After a study linked short sleep to hyperactivity in young children, this one seems to have a similar point. Stanford University scientists have put forth that fragmented sleep is apparently associated with memory impairment in mice.
The Stanford team sought to fragment sleep into shorter periods without any effect on sleep intensity or duration or stress response, which would help them gauge its influences on memory. The scientists exploited a technique known as optogenetics, to regulate brain cells that seem to affect only one avenue of sleep.
“Regardless of the total amount of sleep, a minimal unit of uninterrupted sleep is crucial for memory consolidation,” specified Luis de Lecea, PhD, associate professor of psychiatry and behavioral sciences, and H. Craig Heller, PhD, professor of biology.
The investigators used optogenetics on the kind of neurons that contribute to the process which alternates between sleep and wake. They found that by instigating these cells with 10-second strokes of light, the animal’s sleep was interrupted without altering the overall sleep duration or quality and composition of sleep. The analysts call it a subtle means of sleep fragmentation.
After having adjusted the mice’s sleep patterns, the scientists made them go through a task where they were placed in a box with 2 objects. One of the things was previously known to them while the other one was new. Their natural instinct is to explore the new object, so if the mice took more time in playing with the new thing, it would mean that they still had the older one in their memory. Apparently, it came to fore that mice with fragmented sleep did not engage with the new object for a longer time than with the known one, unlike the control mice. This seemingly showed that their sleep was not normal.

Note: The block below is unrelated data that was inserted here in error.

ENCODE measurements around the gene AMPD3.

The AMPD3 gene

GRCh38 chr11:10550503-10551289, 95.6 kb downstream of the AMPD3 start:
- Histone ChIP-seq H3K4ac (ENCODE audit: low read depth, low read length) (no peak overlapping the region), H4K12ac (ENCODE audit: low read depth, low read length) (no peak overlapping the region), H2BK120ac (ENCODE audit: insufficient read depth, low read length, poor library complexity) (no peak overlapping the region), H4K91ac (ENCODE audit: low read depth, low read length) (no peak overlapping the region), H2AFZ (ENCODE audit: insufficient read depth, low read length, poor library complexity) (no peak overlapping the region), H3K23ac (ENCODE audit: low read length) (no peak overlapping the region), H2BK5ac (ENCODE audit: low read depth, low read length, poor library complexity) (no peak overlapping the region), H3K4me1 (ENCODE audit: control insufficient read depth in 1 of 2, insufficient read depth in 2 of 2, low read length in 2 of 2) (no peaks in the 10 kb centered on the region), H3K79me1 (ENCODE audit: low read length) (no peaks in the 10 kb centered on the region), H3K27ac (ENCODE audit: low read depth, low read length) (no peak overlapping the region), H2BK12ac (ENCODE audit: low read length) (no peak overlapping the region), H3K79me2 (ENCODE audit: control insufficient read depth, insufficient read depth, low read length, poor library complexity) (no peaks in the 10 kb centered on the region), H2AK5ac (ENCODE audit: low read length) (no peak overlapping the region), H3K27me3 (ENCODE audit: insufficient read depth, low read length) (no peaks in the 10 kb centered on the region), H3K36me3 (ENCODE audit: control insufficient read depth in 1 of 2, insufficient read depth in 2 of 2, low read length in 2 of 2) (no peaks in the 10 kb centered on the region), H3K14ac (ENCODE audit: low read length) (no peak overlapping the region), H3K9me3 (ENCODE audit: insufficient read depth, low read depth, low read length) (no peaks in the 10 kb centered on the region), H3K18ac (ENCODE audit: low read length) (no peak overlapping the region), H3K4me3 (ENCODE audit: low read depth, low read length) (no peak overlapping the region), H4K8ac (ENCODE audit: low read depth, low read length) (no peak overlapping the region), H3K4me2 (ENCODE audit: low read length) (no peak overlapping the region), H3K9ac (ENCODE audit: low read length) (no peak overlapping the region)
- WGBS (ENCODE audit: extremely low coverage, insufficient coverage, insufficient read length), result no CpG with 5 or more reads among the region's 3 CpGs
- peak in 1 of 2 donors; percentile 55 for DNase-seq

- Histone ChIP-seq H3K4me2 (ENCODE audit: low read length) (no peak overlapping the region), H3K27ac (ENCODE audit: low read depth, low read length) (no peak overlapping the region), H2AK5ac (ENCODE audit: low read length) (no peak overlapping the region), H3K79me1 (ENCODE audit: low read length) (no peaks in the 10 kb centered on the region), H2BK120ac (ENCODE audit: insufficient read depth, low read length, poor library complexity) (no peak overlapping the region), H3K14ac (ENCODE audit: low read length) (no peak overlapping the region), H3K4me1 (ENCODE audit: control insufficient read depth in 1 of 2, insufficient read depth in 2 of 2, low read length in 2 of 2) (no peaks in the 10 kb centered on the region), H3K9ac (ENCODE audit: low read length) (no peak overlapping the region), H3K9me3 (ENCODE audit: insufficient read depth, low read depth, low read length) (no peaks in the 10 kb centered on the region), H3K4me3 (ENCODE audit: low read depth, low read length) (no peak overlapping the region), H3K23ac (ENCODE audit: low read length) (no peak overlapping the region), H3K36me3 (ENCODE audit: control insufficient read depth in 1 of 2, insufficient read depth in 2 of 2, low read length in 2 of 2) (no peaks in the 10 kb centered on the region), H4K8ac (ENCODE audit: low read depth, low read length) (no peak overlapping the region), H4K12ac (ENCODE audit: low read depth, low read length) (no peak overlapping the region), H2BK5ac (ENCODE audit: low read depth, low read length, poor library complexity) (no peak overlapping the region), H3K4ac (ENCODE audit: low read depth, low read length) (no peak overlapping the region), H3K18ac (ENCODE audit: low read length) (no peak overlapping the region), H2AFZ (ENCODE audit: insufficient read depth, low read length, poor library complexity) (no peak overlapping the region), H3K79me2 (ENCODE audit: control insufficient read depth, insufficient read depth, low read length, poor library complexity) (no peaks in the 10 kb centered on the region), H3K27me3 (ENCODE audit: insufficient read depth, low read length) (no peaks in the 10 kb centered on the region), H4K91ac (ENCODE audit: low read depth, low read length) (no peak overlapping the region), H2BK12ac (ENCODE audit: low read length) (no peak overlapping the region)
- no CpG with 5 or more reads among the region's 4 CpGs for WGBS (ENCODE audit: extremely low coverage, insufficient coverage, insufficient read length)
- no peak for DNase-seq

According to Heller, the findings reveal a component of sleep called continuity, being crucial for memory. Although the research does not shed light on the amount of sleep required to restrain harm to memory, it does disclose that memory problems faced by persons with sleep apnea and other sleep disorders are supposedly associated with letting off the continuity in sleep patterns.
Researchers, now wish to gauge the sleep mechanisms linked to preservation of memory. The research is published online in the July 25 issue of the journal Proceedings of the National Academy of Sciences.